When Tame Impala dropped “Patience” back in March, I thought, “Here comes the album.” After all, the band’s frontman (and only man, really) did say last year that he’d be disappointed if there wasn’t a new record out by summer 2019. Yet here we are, still waiting — with “patience,” of course. Because in true Kevin Parker style, there are delays. There are things to perfect. There is artistic genius that’s yet to come to fruition. I, for one, will forgive his tardiness every time.
Fortunately, we now have a date to look forward to: February 14, 2020 is the official release date of Tame Impala’s fourth studio LP, The Slow Rush. (If your lover is willing to dedicate some of their Valentine’s Day to enjoy the album with you, they’re a keeper.)
The first peep we heard regarding the record was a teaser video posted on the official Tame Impala website and social media, which announced its title and that it would, in fact, be arriving in 2020.
Days later — and months after the single “Borderline” was released — the band shared its newest track, “It Might Be Time,” as well as album art and details of the upcoming record.
The Slow Rush will comprise 12 tracks and, as usual, is recorded, produced, and mixed all by Parker himself. Tame’s 2019 singles “Borderline” and “It Might Be Time” will be featured on the album, but comeback single “Patience” will not be. The song’s title was almost a command, its purpose to tide us over in between projects. Together, the three tunes tell a story of indecision, particularly indecision about how to proceed. Parker confirmed that indecision in an Instagram post, which vulnerably but enthusiastically explains where Tame Impala has been “for the last 4 billion years.”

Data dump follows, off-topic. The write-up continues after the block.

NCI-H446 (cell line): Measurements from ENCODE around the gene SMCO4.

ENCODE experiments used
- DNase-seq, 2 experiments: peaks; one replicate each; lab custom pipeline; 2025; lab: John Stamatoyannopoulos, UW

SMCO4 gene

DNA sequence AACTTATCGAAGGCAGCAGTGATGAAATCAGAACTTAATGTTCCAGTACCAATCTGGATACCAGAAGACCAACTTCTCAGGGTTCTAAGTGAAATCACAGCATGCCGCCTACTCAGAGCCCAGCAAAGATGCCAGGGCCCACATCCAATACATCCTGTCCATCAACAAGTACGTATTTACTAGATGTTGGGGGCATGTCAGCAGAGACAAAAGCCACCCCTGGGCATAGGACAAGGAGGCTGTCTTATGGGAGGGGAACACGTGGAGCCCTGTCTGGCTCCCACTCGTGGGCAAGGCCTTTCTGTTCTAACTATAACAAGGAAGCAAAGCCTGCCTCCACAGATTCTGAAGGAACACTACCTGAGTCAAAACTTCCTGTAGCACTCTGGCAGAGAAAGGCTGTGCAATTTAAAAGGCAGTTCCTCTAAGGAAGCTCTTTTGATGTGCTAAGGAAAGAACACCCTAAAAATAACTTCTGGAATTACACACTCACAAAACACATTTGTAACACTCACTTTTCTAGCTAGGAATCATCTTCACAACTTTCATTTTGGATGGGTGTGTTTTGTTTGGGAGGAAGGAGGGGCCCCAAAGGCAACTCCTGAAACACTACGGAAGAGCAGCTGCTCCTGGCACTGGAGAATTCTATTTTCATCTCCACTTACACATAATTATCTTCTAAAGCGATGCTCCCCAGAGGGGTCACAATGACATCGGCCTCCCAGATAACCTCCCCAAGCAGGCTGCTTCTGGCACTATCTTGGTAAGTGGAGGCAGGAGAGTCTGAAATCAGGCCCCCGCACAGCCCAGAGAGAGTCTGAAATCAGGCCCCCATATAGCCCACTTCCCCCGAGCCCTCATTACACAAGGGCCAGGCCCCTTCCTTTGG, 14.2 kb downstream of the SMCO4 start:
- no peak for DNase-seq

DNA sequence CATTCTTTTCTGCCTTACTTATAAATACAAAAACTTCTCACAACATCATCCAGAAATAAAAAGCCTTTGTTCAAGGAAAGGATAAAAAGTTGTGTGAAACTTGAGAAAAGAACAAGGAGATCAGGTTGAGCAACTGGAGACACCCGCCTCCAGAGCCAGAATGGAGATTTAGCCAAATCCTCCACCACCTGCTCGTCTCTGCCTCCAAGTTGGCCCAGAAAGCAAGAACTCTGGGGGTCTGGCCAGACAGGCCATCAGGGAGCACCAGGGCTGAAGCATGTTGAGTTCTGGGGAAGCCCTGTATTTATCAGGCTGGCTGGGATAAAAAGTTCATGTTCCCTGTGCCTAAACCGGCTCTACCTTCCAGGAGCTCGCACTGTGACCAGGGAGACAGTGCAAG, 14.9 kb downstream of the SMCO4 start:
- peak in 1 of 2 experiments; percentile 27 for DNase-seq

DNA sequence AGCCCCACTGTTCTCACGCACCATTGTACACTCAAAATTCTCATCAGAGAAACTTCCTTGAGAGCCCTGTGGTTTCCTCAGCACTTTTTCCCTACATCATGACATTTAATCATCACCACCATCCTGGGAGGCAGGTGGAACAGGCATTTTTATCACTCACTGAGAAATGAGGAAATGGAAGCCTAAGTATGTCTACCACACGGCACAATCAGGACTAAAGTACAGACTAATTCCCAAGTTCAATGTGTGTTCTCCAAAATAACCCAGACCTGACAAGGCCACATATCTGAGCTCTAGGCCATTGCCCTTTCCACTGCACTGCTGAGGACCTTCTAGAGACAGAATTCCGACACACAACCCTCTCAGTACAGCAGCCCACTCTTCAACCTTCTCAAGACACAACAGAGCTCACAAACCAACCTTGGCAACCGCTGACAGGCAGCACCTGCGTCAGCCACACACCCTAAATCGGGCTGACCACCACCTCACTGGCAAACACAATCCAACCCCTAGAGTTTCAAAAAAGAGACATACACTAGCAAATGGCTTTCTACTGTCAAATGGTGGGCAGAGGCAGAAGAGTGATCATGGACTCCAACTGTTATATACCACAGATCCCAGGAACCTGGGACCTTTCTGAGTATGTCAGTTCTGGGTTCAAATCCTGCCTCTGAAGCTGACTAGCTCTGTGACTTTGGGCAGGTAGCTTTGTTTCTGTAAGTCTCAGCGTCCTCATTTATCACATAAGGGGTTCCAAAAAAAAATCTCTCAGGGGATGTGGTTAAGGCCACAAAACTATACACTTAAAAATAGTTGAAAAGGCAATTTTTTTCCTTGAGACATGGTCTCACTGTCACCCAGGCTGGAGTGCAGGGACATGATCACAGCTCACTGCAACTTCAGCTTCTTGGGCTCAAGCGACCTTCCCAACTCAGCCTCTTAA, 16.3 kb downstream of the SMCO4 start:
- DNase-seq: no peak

While the band has been rushing to disseminate fresh music, it’s unfolded as slowly as it’s needed to without sacrificing the perfectionist’s standard of quality. The upcoming LP’s title insinuates a theme about time and pacing, as did Tame’s highly acclaimed 2015 record, Currents. If Currents — which Parker recorded post-breakup — ruminates on the unpredictable, unstoppable flow of life and growing pains of personal transformation, then The Slow Rush will be a more calculated contrast. Tame Impala has left a spacious gap in between records this time, meaning even more time for second-guessing and fine-tuning. The first single introduced a mellow ’70s disco groove, and the next offered lively dynamics with a catchy keyboard intro and explosive percussion entrances.
Whatever The Slow Rush reveals, I suspect we won’t mind that Tame Impala took its time.
Featured Image: Neil Krug